This highly informative book takes the reader on a fascinating global journey—deeply detailed and researched—from the ancient pharmacy of Galenic medicine through its Eurasian and Central American history to natural remedies of today. Paula De Vos gives unparalleled insight into this longue durée history, as well as the important role played by pharmaceutical theory and practice in shaping attitudes about the human ability to transform nature.
Compound Remedies examines the equipment, books, and remedies of colonial Mexico City’s Herrera pharmacy—natural substances with known healing powers that formed part of the basis for modern-day healing traditions and home remedies in Mexico. Paula S. De Vos traces the evolution of the Galenic pharmaceutical tradition from its foundations in ancient Greece to the physician-philosophers of medieval Islamic empires and the Latin West and eventually through the Spanish Empire to Mexico, offering a global history of the transmission of these materials, knowledges, and techniques. Her detailed inventory of the Herrera pharmacy reveals the many layers of this tradition and how it developed over centuries, providing new perspectives and insight into the development of Western science and medicine: its varied origins, its engagement with and inclusion of multiple knowledge traditions, the ways in which these traditions moved and circulated in relation to imperialism, and its long-term continuities and dramatic transformations. De Vos ultimately reveals the great significance of pharmacy, and of artisanal pursuits more generally, as a cornerstone of ancient, medieval, and early modern epistemologies and philosophies of nature.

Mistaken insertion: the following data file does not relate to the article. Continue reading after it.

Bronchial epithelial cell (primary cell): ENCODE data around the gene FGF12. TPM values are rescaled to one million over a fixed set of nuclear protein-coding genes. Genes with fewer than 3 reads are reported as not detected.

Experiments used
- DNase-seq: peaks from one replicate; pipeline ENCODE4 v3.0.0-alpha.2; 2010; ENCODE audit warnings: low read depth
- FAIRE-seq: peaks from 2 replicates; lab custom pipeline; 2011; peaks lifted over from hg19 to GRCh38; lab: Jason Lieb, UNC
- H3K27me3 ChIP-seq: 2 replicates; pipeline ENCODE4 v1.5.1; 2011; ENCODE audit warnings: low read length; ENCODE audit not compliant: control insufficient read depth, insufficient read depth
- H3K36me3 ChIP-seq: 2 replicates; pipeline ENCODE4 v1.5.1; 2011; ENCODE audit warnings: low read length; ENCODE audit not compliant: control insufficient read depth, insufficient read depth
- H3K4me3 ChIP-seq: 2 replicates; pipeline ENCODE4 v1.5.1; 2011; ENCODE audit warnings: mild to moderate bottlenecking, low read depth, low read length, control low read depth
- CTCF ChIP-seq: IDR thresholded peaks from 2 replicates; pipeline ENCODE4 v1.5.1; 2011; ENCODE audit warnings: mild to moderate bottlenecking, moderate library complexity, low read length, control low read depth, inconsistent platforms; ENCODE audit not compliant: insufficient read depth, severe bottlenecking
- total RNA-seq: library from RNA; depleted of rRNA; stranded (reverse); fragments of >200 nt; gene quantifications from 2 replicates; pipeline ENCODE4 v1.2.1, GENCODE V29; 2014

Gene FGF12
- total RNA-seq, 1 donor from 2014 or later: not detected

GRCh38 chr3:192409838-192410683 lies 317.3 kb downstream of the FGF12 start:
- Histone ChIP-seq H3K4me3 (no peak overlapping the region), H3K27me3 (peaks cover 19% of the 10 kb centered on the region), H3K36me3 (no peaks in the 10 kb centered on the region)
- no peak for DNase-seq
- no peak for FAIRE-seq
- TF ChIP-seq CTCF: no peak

In this erudite and innovative study, De Vos demonstrates the remarkable resilience and flexibility of Galenic pharmacy. This remarkable global history demonstrates fundamental continuities in medical practice that connect the ancient Mediterranean and early modern America. De Vos not only rejects long-standing teleological narratives in the history of medicine, but also challenges us to rethink the way we conceptualize and divide space and time.